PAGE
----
John Piper points out, though: “A Christian is not a person who experiences no bad desires. A Christian is a person who is at war with those desires by the power of the Spirit. Conflict in your soul is not all bad. Even though we long for the day when our flesh will be utterly defunct and only pure and loving desires will fill our hearts, yet there is something worse than the war within between flesh and Spirit— namely, no war within because the flesh controls the citadel and all the outposts.”
Warring with sin is good. It means the Spirit is at work within us. Haman didn't fight sin, and so his actions became more and more evil. A third thing we see about Haman is that he surrounded himself with people just like him. Esther had Mordecai to challenge her, but Haman didn't make himself accountable to anyone. Sin is like a mushroom – it will grow in the dark. Bringing it into the light breaks its power. Accountability is about submitting to one another (Eph. 5:21), being humble (1 Peter 5:5), and encouragement (1 Thess. 5:11).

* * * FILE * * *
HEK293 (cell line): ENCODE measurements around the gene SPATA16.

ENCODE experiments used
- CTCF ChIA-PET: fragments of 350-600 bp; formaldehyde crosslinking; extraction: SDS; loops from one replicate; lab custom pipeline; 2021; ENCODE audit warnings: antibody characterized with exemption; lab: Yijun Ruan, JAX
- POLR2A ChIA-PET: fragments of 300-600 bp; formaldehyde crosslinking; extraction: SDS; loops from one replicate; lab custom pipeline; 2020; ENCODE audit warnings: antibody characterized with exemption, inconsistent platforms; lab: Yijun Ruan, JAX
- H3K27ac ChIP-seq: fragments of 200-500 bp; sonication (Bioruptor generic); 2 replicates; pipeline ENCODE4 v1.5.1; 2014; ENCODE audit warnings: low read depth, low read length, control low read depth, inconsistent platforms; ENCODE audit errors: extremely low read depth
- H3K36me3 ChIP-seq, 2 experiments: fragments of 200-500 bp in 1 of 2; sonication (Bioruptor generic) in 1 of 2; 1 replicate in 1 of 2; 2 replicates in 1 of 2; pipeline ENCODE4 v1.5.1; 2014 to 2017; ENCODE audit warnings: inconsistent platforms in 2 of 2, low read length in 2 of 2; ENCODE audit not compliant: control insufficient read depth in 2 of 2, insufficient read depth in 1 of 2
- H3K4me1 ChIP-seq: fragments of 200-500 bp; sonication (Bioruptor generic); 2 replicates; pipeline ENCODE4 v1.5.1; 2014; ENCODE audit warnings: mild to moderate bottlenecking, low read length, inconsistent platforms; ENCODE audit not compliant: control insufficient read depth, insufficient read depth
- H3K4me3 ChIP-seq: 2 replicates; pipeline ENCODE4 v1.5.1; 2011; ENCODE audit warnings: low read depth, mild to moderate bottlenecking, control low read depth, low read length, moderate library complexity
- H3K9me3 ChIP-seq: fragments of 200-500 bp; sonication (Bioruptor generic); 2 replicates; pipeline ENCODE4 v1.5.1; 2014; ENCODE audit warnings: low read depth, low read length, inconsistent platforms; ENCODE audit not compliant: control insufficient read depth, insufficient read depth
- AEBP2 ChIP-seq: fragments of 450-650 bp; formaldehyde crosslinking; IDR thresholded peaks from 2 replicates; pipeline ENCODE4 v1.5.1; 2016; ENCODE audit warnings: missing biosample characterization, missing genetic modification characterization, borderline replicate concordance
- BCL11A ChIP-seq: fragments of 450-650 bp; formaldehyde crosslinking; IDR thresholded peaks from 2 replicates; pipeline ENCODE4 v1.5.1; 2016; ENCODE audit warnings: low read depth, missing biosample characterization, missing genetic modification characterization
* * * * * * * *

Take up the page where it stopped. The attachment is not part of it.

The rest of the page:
The good news is that there is true freedom from sin in Jesus Christ. We won't struggle with sin forever; Jesus has dealt with it and one day we will live in the full freedom of His death on the cross and resurrection. As the hymn says: "A million sins incurred my fall, But Christ died once, and crushed them all!"
Listen to the 'Evil Influence' sermon and download the life application questions here.
Posted by Aled Cousins
10th August 2014
God's people throughout the ages have been told to be courageous – from Joshua (1:7) through to Jesus' disciples (John 14:27), we are told not to be afraid but to have courage.
Courage can be defined as the ability to control your fear in dangerous or difficult situations or to be brave and confident enough to do what you believe in. Courage doesn't happen as a vacuum – it is exercised when fear strikes.
Our courage isn't based on our own abilities or circumstances, but on the fact that God is with us wherever we go; He has promised to never leave us nor forsake us; the God of the universe is with us and for us.